16 July 2014

Closing in on Khedira, pound by precious pound...

It seems that each day brings us closer and closer to sealing a deal with Sami, and yet, like Achilles and the tortoise, we can never quite cross the finish line. Each day, we cover a bit more ground, drawing closer and closer to the target. Each day, there's a little more ground to cover. As the chase gets more and more frustrating, we start to wonder if it's really worth all the trouble or whether we should turn our attention elsewhere. Schneiderlin, for example. Bender. The numbers come into play, and we notice that these two seem to deliver statistics superior to Khedira's. We hear of Khedira's wage-demands and worry that he'll get too pricey, especially for an older player coming back from ACL surgery. These numbers, for as much as they give us anything to discuss, mean little if anything to the outcome.

Those numbers, though, will continue to distract and bedevil us. For example, there are now reports that Arsenal and Real Madrid have "almost reached an agreement...to pay around €25" for Khedira, which would convert to a fee of about £19.75, a fantastic bit of business for a player of Khedira's quality. Next, however, are the player's (or agent's) expectations for weekly wages. The same report suggests that he "wants to earn a net total of around €7m a season", which would amount to roughly £107k per week, far short of the rumors that suggested that Khedira hoped to earn something closer to £150k per week and much more in-line with the rest of our current wage-structure.

Ah, but then there's that word "net." As in "after taxes". The highest tax-rate in the UK is 45%, and I assume that Mr. Khedira and his accounting team would do right by the tax-man, eschewing loopholes or other shenanigans. This would then tack on another £88,000 or so to his weekly wage, bringing us right back to that £150k range all over again figure up to £195,000 per week (edit thanks to comments below). That's a ludicrous amount. Nothing to do there but walk way from the table. Shucks. However, these are negotiations, after all, and it's a bit optimistic of Khedira's camp to assume that they'd get all of what they're asking for. If we could whittle them down a bit, we should be able to strike a deal that leaves everyone more or less satisfied. Yes, Khedira might leave behind the virtual guarantee of annual silverware, but, then again, he'd emerge from the shadows cast by Ronaldo, Ramos, and Bale to join a club where he'd emerge as one of its biggest names. There's something in that, not to be underestimated.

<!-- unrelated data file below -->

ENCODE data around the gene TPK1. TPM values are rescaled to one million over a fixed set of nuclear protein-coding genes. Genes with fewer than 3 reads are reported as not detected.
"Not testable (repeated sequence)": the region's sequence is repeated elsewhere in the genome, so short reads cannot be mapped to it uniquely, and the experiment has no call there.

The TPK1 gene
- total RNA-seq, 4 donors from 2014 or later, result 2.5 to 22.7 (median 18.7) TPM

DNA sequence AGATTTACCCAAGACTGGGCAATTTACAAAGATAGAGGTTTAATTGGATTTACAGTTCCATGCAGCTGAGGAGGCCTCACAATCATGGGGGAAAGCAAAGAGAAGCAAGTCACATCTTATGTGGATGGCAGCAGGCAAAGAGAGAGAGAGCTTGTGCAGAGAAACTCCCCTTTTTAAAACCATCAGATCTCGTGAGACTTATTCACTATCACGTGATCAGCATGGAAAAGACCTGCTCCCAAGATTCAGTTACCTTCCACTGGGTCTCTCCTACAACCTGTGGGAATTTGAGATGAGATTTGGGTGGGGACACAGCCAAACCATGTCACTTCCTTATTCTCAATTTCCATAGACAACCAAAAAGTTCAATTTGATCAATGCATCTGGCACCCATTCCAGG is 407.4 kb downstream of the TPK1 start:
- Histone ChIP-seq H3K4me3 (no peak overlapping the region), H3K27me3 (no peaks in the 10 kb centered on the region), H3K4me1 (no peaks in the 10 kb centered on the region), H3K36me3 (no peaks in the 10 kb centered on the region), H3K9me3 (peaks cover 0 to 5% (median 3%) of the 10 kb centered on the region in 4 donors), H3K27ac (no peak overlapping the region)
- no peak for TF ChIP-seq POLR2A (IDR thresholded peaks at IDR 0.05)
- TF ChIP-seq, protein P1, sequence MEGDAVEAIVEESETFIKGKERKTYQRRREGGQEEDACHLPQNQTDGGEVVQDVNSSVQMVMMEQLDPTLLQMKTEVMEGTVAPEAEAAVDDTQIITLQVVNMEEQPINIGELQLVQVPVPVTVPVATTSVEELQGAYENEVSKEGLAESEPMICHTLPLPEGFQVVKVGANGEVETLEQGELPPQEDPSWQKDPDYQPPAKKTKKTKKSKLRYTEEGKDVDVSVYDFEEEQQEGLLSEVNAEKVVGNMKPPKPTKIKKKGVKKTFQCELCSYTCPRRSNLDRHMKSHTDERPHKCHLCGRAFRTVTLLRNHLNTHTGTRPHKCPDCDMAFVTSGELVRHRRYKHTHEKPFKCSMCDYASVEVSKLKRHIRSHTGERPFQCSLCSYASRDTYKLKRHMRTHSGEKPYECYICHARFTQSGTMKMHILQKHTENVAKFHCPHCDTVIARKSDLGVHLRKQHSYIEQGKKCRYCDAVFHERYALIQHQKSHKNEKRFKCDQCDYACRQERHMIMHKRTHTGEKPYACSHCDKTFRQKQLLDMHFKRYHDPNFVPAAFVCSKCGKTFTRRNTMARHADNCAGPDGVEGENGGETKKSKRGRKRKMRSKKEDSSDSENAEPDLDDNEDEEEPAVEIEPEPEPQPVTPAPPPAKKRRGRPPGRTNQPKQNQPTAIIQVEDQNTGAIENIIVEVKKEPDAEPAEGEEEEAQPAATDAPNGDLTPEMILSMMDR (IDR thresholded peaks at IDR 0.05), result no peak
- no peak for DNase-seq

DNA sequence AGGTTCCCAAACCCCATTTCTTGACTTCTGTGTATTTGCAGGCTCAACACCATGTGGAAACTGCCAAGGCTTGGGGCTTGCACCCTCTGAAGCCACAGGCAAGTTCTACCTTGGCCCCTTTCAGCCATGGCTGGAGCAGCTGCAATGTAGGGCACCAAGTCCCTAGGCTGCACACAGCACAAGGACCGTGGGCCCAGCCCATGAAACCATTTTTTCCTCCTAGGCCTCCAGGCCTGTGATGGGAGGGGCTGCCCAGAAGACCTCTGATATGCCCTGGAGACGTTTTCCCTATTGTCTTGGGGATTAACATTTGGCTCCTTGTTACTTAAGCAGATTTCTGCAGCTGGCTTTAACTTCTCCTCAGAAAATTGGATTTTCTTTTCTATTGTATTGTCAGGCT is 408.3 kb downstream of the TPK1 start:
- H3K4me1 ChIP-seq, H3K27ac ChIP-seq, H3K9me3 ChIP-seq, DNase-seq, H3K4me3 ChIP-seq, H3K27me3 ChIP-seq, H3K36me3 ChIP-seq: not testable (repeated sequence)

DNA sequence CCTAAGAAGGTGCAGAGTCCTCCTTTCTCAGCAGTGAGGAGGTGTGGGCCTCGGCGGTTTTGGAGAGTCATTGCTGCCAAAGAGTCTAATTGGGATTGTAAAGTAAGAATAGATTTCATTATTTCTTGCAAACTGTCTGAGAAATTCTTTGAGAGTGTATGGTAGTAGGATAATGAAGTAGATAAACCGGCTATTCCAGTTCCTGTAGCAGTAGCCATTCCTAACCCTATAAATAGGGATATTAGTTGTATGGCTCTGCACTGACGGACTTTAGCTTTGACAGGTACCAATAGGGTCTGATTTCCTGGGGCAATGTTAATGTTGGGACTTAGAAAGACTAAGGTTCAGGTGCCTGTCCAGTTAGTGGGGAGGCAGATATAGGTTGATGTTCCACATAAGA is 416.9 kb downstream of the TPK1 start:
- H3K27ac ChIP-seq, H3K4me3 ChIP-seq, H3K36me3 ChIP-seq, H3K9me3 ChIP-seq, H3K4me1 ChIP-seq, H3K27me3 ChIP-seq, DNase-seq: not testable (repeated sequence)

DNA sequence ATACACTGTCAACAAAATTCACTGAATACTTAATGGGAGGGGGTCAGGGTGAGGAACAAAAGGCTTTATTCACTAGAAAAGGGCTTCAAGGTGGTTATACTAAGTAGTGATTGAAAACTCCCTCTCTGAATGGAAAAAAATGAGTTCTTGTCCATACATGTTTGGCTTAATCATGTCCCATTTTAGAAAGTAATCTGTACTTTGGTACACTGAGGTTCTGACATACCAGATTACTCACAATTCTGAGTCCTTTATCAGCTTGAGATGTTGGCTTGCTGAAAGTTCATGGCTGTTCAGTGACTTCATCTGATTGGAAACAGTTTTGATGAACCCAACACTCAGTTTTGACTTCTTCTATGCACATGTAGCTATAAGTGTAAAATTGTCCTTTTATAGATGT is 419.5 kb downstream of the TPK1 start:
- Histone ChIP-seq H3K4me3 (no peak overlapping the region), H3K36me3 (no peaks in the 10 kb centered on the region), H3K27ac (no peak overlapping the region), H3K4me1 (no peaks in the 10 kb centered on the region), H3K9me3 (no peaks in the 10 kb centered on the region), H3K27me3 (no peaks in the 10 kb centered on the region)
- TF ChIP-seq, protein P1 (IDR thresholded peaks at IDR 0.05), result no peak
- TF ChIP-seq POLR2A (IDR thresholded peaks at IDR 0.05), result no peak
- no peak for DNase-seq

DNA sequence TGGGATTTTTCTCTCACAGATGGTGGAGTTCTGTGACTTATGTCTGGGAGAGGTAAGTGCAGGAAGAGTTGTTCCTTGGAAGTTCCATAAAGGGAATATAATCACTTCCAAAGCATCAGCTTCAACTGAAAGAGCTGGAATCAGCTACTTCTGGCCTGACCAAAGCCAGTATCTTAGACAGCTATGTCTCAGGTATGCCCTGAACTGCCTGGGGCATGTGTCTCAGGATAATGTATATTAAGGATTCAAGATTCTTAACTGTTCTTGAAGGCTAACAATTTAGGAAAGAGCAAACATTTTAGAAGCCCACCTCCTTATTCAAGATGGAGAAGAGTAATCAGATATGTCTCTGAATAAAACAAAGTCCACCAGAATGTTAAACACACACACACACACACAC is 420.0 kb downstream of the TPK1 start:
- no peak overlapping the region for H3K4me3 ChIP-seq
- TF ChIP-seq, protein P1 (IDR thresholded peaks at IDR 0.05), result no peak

Let's look at one other element that doesn't appear at squawka, whoscored, or in the financial details: experience. Perhaps alone among the players we've been linked with, Khedira has now won a World Cup, the Champions League, and La Liga. There's a confidence forged in those crucibles that is difficult to quantify. Under the extreme pressure of competing for those titles, a player learns what it takes to win. By contrast, look at how Everton buckled under the late-season strain of finishing in the top four. Should we come to terms with Khedira, we'd have quite a bit more wisdom and confidence in the squad, and that's the kind of intangible that we can't put a number to.

As we return to cold, hard financials, let's hope that the widely reported transfer-kitty of £105m is what we're working with and not that  We've put £35m of that to Sánchez's transfer-fee. If we can sign Khedira for £19-20m, we'll still have around £50m, and that's after addressing our most-expensive need. Bringing in the likes of Debuchy, who could be had for £12m, still leaves £38m (give or take) for a center-back and a keeper, and each position could be comfortably filled for something in below £10m each. That would make for a busy, busy summer, but the kind of business that set us up for some exciting action when the season commences...